We’ve come to the end of the first full week of December and the only way that you would know that is by looking at the calendar. This unseasonably warm weather is great for being outside so if you have some time this weekend, here are some suggestions of things your garden could use in December:
- Winter rains can make us forget about watering the garden. Lack of water in the cold winter months can be fatal to a lot of plants. Keep an eye on plants and shrubs that are growing underlarge evergreens or under the eaves of the house which can easily dry out.
- From now until March, you can prune most shrubs and trees. Spring-blooming shrubs like azaleas and spiraea should be pruned after they flower in the spring. Don’t prune these plants now, you will cut off the flower buds. Roses should be pruned in mid-February.
- Be sure that all garden “garbage” that may contain any insects or disease is in the garbage and not the compost pile.
- Now is the time to stock up on kitty litter, sand, and plant fertilizer. They all make good substitutes for salt, if you need to melt ice off walks and driveways.
- The dead tops of many perennials can be removed. Leave the tops that will add winter interest or provide nourishment to wildlife. The list of those not to cut back includes Sedum, cone flower and the many ornamental grasses.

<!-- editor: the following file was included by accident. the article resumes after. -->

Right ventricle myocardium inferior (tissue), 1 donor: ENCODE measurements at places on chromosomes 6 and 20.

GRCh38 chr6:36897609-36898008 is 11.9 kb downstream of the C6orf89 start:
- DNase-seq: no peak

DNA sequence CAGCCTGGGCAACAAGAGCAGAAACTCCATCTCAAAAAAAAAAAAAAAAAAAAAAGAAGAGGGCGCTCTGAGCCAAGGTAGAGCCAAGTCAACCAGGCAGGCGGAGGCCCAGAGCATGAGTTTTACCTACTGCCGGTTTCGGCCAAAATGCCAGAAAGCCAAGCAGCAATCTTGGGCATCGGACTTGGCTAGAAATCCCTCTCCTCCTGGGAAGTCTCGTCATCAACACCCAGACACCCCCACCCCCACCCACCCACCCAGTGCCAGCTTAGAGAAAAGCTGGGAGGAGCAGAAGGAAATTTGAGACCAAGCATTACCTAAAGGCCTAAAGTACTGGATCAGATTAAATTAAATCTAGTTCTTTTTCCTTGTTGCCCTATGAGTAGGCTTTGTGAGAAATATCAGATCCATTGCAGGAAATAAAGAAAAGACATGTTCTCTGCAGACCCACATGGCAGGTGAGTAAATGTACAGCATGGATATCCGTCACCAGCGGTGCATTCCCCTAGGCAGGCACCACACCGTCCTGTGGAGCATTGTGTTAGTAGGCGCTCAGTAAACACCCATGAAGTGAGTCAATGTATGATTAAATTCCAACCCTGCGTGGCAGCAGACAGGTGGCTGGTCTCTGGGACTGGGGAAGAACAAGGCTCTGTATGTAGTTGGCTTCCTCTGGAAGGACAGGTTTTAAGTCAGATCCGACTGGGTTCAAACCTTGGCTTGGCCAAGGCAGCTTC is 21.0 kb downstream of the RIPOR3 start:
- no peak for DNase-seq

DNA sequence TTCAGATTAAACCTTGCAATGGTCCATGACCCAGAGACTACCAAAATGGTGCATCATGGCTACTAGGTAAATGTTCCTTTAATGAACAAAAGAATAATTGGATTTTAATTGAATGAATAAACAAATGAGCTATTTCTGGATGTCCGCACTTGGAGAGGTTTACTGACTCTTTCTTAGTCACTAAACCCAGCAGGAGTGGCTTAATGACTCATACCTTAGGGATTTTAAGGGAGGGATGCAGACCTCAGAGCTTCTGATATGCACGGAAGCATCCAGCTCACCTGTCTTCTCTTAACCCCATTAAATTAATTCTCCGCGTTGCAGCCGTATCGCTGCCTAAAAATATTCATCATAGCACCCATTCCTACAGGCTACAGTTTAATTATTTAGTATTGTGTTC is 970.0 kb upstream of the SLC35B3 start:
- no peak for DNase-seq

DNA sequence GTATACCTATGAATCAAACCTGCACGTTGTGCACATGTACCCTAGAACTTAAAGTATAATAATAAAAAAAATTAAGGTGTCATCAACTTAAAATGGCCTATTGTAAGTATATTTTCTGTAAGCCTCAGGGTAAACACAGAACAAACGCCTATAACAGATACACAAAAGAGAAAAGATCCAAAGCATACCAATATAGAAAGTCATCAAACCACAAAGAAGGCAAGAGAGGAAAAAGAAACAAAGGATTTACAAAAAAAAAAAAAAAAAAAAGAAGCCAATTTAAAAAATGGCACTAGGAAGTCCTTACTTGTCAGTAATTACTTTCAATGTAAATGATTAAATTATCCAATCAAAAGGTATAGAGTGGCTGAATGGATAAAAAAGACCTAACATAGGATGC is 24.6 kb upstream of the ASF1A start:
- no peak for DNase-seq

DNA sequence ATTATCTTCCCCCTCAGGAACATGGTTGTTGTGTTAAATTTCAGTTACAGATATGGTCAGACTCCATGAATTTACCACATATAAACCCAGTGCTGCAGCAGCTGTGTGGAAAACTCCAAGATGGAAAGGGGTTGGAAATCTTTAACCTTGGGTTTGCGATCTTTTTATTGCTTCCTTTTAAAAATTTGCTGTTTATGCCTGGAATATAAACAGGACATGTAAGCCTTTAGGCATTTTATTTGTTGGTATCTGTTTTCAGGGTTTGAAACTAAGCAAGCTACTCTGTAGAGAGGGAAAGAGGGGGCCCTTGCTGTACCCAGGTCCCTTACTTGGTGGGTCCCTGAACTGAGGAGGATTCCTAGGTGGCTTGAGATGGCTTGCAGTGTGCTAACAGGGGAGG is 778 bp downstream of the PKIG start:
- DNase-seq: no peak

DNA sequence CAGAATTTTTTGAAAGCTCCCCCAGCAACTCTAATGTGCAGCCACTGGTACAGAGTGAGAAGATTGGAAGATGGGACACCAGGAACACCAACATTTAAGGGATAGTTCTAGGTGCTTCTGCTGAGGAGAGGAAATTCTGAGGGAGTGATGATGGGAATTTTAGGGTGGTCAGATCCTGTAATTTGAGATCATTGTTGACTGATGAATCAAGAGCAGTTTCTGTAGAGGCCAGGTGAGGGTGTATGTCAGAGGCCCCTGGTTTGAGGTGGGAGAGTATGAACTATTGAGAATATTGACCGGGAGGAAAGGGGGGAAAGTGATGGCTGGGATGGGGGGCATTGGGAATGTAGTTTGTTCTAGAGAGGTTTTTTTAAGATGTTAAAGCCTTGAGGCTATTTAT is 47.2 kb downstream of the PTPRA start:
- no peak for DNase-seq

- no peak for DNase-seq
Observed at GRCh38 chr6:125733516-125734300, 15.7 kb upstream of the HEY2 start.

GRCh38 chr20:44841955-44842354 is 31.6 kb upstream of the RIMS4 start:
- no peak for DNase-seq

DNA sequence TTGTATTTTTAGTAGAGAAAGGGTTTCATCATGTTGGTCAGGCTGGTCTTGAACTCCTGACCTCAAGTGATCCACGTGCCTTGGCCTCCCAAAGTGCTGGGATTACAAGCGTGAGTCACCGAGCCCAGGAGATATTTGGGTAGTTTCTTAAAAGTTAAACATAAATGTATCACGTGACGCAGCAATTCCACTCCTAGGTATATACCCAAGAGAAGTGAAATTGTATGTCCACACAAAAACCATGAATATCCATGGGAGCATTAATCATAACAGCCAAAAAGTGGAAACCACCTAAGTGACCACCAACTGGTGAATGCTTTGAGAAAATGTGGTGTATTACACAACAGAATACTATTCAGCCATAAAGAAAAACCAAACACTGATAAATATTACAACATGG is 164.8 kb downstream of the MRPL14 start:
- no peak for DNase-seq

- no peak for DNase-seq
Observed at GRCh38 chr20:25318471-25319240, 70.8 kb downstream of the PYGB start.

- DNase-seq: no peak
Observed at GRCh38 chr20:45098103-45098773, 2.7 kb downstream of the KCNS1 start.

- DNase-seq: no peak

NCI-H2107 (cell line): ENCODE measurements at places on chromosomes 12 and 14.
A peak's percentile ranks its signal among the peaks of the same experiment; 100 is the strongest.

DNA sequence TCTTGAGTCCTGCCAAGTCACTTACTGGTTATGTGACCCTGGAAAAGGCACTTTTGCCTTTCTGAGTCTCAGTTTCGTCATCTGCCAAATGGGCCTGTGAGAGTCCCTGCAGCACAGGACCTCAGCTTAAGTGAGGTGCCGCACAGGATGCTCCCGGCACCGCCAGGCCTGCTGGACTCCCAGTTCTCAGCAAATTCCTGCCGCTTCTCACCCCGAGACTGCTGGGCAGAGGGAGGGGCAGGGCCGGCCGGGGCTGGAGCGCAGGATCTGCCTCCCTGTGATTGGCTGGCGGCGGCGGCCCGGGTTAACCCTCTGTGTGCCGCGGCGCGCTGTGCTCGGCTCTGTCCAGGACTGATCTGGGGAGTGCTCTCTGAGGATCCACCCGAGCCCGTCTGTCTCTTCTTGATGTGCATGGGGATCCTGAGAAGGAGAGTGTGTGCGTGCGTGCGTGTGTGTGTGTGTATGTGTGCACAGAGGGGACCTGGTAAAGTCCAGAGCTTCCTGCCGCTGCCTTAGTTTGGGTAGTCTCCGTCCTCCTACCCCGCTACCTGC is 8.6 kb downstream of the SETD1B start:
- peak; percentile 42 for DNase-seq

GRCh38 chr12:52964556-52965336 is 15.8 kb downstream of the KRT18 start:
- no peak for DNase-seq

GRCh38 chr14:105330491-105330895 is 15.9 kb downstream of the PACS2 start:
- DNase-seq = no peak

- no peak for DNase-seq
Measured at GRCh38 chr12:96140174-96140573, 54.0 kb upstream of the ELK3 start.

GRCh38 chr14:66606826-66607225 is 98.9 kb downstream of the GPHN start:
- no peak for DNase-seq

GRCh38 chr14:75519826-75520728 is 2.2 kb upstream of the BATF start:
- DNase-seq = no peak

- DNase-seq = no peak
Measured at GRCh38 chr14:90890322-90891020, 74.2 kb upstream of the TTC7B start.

- Mulch can placed around perennials once the ground is frozen.
- If you put bulbs in pots, such as hyacinths, daffodils or tulips, last September for winter forcing, keep an eye on them. Make sure they remain moist, and in the dark until they have established their root systems. It’s possible that they have already filled their containers with roots and that the new top growth has begun. If that’s happened, bring them into the house and set them in a cool room with in indirect light. After a week or so, move them into bright light, and watch them bloom!
- Since we don’t get a lot of snow (if at all), you don’t have snow cover to protect the grass. Remember to not walk on frozen grass because you’ll break grass blades and may cause dieback that will show up next spring.
What other gardening to-dos are on your list for December?